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There’s finally some concrete action. Water managers in California, which uses more Colorado River water than any other state, have agreed to reduce their usage by one-tenth in 2023. That is, if other stakeholders agree to cuts and the federal government sweetens the deal with some conservation funding.
Without significant conservation, all the stakeholders risk water and hydroelectric power shortage. So why is negotiating this deal so hard?
It’s one thing for two entrenched parties to reach an agreement. But along the Colorado River, seven states that have fought about this stuff for decades have to strike a major conservation deal.
“When you have multiparty negotiations, they’re really, really difficult,” said Mori Taheripour, an expert on dispute resolution at the University of Pennsylvania’s Wharton School. “People dig in their heels, and the self-advocacy prompts you to move further away from collective problem-solving.”
So it matters that California’s water districts made the first move. But that’s only the first step toward a deal.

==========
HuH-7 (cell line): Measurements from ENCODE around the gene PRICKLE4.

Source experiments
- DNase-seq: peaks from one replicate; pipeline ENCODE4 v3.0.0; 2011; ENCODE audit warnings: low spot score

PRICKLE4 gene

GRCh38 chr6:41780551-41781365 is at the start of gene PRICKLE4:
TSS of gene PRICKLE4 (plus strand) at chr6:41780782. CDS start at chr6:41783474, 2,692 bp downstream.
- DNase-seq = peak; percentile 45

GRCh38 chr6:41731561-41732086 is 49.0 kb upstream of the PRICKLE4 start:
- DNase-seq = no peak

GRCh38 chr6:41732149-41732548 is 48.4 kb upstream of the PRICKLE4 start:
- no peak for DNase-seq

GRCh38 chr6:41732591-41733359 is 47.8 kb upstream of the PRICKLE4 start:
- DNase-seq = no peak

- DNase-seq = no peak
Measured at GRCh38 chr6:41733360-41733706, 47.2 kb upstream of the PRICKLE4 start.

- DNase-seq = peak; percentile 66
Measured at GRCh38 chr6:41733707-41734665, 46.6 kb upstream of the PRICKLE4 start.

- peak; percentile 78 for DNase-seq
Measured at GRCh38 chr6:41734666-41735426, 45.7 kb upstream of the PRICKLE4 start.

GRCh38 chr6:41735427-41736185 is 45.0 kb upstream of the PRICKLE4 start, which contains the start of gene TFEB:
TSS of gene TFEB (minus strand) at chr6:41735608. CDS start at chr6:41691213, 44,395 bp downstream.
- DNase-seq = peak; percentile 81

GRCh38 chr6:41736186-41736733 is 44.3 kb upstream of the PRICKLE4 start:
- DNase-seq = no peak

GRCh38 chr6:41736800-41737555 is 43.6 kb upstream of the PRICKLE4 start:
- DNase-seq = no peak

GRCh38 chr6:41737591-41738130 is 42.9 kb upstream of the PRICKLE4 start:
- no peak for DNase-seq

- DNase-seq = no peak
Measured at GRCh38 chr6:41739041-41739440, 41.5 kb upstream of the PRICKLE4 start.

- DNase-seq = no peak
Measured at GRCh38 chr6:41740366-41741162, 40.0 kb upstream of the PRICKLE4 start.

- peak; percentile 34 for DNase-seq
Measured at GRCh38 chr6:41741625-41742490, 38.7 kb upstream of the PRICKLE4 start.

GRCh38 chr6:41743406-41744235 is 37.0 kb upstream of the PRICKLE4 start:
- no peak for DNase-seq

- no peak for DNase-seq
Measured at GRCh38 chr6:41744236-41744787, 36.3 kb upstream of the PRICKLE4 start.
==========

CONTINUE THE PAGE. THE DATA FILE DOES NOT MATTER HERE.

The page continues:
And Daniel Shapiro, author of the book “Negotiating the Nonnegotiable,” sees some major obstacles. “Generally the process design seems perilous.”
We can’t know exactly what goes on in these closed-door talks between dozens of water managers. But we know there’s ego involved, there’s identity politics and old resentments between farming communities and cities, upper- and lower-basin states. There’s lots of money at stake.
“People are holding fast to their own positions. They’re conceding — if at all — very stubbornly, and they’re all threatening to walk to court,” Shapiro said.
Shapiro thinks the basin states could use a mediator. And maybe some group therapy to help them focus on the common threats they all face: looming water and hydroelectricity shortages that would affect millions of people.
Kyle Roerink has kept a close eye on these talks for the nonprofit Great Basin Water Network.
“If there are any FBI or CIA hostage negotiators out there who are willing to help get water managers in touch with reality, we could certainly use their help,” he said.
Roerink said these are crisis negotiations. But you wouldn’t know by watching.
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